I am writing today to announce the closure of the New Mexico Independent. After three and a half years of operation in New Mexico, the board of the American Independent News Network, has decided to shift publication of its news…
Defeated Democratic lawmakers sue to overturn June 3 primary results
Three lawmakers who were defeated by progressive challengers in the June primary filed a lawsuit Friday alleging a “secret campaign” by nonprofit groups and their opponents that skirted campaign-finance laws and defrauded voters.
Because of the alleged conspiracy, the lawmakers say, their losses should be voided.
State Sens. Shannon Robinson and James Taylor and Rep. Dan Silva, all Albuquerque Democrats, say the alleged conspirators funneled at least $180,000 through the nonprofits, which aren’t subject to campaign disclosure laws, and used the money to distribute literature and make phone calls, according to the Albuquerque Journal. Without that effort, the lawmakers claim, they would have won the primary races.
Instead, Eric Griego defeated Taylor by 24 percentagepoints, Tim Keller defeated Robinson by 32 points and Eleanor Chavez defeated Silva by eight points. Unless the court rules otherwise, the incumbents will leave office at the end of the year.
The lawsuit was filed in district court in Albuquerque.
According to the Journal, the lawsuit names as defendants the Center for Civic Policy and its director, Conservation Voters of New Mexico and its director and president, SouthWest Organizing Project and its director, and New Energy Economy Inc. and its president and director. The groups have engaged in what they call a “Legislative Accountability Project” that has used mailers, radio ads and phone calls to highlight lawmakers’ voting records.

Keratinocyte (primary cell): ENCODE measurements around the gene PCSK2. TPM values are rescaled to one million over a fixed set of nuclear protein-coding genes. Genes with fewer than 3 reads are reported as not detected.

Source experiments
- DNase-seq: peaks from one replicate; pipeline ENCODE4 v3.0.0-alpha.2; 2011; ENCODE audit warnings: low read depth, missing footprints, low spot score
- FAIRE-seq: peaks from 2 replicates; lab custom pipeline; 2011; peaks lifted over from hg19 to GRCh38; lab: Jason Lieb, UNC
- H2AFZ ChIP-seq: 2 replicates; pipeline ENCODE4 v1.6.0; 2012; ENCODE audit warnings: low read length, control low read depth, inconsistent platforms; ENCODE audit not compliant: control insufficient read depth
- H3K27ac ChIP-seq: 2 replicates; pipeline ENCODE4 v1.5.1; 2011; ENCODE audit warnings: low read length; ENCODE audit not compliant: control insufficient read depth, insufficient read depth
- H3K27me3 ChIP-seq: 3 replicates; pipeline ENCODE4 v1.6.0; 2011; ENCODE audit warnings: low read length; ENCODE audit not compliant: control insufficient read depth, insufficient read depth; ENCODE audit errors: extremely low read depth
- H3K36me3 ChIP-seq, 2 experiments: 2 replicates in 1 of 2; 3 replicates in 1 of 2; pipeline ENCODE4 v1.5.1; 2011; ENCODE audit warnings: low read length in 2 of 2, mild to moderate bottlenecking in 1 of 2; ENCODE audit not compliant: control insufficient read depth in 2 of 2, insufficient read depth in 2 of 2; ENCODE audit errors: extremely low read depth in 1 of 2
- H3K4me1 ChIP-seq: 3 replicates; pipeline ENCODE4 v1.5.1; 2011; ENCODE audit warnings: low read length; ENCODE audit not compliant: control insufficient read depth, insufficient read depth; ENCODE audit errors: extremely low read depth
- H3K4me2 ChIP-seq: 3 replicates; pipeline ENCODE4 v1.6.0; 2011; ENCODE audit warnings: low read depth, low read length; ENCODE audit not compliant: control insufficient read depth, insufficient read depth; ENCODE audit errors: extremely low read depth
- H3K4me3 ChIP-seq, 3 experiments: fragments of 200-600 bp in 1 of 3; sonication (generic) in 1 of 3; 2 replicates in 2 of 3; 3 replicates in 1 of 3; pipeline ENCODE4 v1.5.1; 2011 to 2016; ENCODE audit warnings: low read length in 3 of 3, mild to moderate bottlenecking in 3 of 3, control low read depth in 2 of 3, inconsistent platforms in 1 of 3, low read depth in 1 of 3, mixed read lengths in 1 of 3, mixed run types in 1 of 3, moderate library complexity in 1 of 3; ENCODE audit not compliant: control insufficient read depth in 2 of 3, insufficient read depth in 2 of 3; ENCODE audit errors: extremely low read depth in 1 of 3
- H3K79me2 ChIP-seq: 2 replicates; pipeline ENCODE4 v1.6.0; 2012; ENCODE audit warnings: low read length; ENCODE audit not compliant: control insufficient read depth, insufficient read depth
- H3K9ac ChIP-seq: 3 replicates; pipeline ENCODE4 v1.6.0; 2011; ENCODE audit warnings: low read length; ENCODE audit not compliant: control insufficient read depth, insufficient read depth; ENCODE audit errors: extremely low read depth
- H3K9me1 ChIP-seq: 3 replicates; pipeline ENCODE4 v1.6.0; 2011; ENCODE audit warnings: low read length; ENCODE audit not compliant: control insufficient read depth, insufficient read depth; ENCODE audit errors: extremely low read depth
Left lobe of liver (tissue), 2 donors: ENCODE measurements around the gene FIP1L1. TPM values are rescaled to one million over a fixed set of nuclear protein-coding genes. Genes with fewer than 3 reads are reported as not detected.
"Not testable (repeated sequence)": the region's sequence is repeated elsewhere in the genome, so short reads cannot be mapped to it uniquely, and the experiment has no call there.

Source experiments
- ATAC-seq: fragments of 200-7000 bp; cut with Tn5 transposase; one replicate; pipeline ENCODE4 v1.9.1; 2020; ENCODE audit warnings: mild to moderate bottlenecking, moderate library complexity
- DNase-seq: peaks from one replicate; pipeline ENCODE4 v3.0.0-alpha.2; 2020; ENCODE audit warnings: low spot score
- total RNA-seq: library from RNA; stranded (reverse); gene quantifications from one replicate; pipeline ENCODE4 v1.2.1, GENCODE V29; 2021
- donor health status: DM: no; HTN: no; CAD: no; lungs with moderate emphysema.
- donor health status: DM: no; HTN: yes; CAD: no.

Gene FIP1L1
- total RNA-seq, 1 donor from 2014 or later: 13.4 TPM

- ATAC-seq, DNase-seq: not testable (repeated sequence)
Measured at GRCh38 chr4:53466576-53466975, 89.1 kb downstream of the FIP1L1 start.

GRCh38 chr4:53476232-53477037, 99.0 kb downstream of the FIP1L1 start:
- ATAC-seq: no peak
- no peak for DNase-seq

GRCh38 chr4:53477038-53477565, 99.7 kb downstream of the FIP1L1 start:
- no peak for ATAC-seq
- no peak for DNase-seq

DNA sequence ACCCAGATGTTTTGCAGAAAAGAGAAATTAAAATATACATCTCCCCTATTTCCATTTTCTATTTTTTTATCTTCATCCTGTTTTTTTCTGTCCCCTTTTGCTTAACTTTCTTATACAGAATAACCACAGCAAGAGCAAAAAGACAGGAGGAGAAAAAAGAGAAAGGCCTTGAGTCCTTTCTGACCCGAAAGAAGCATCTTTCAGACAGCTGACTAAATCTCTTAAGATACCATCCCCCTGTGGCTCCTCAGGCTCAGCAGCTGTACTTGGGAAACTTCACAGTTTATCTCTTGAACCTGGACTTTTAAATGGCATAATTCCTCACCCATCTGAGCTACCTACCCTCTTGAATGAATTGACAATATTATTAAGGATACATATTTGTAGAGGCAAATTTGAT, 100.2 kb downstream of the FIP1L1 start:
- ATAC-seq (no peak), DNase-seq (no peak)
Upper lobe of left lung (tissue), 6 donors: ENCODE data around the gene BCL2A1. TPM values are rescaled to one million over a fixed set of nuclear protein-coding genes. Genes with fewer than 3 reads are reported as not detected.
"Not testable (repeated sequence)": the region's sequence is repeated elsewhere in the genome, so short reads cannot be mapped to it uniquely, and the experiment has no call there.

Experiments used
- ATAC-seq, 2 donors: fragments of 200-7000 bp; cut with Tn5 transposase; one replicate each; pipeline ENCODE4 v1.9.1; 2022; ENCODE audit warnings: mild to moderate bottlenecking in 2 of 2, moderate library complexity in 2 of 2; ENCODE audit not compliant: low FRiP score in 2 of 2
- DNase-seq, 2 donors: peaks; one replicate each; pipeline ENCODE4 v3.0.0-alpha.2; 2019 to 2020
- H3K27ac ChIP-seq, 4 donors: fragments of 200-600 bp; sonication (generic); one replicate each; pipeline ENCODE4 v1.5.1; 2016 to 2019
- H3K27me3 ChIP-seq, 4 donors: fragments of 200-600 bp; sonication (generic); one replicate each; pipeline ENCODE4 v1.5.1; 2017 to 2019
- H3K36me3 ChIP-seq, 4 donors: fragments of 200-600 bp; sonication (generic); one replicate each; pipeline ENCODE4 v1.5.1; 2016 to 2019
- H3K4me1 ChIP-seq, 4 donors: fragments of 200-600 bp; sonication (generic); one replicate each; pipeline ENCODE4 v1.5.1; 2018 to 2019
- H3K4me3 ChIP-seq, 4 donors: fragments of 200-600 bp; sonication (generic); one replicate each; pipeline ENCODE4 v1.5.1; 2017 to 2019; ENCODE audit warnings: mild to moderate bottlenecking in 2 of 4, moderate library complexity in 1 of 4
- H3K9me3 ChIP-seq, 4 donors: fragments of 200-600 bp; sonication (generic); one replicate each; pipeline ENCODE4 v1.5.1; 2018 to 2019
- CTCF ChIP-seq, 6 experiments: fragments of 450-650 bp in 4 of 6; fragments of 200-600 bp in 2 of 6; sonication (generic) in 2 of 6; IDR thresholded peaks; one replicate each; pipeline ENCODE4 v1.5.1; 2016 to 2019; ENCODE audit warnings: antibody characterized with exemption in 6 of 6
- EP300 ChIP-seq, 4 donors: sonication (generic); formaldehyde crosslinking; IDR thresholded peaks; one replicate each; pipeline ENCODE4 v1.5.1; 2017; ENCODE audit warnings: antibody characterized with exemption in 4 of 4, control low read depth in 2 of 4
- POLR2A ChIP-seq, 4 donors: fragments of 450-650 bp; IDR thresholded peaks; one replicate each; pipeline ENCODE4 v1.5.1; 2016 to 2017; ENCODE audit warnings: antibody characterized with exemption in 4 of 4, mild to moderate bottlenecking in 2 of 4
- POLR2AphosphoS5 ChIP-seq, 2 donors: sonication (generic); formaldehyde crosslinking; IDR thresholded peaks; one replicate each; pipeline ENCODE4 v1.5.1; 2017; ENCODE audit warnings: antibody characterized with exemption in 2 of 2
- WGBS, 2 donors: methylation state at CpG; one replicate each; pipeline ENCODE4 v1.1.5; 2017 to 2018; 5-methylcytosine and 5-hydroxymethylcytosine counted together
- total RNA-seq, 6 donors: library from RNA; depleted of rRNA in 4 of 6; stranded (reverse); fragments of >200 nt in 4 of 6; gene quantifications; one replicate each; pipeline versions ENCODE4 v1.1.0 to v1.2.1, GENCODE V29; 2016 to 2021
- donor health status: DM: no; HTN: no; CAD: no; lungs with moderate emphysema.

Eli Il Yong Lee, Executive Director, Center for Civic Policy, said in a statement, "We learned of the lawsuit through the media on Friday night, so we have little information at this time. Our organizations have a long and proud history of working for ethics reform, good government, health care and a clean environment. As nonpartisan, not-for-profit organizations, it is our responsibility to educate the public about the votes and contributions of our elected officials. Until we know more details, we cannot make further comments."
The recent work of the nonprofit groups has been controversial. The attorney general’s office earlier this year advised the secretary of state to change the status of one arm of the Center for Civic Policy, New Mexico Youth Organized, to force it to comply with reporting standards for political groups and candidates instead of those for nonprofits. The AG says the group’s targeting of the incumbents who lost crossed the line into campaign activity.
The group has disputed the AG’s opinion. It points to the approaching special session and the fact that it also targeted lawmakers who didn’t face primary challengers as evidence that its work is focused on policy, not politics. In addition, it points out, the mailers were sent out two to three months before the June primary.
The secretary of state has not yet acted, though a final decision on the status of New Mexico Youth Organized could come as early as this week.
Groups’ work has continued
In the meantime, the Legislative Accountability Project has continued. Four lawmakers, including Sen. Leonard Lee Rawson, R-Las Cruces, have been targeted in recent mailers and radio ads. Rawson has accused New Mexico Youth Organized, which sent the mailers targeting him, of conspiring with his Democratic opponent Steve Fischmann to skirt reporting laws, but Fischmann and the group say they are not working together.
In May, Neri Holguin, who managed two of the three Albuquerque challengers’ campaigns, told the Journal that the campaigns did not coordinate with the nonprofits or share campaign money.
Robinson told the Journal the groups “can’t create a scheme to violate campaign finance laws. … It’s fraud.” The newspaper notes that Robinson declined to share any evidence to back up the claims in the lawsuit.
The New Mexico Independent is owned by the Center for Independent Media in Washington. The Center for Civic Policy helped the center locate funding sources when the group was starting up its New Mexico news site earlier this year.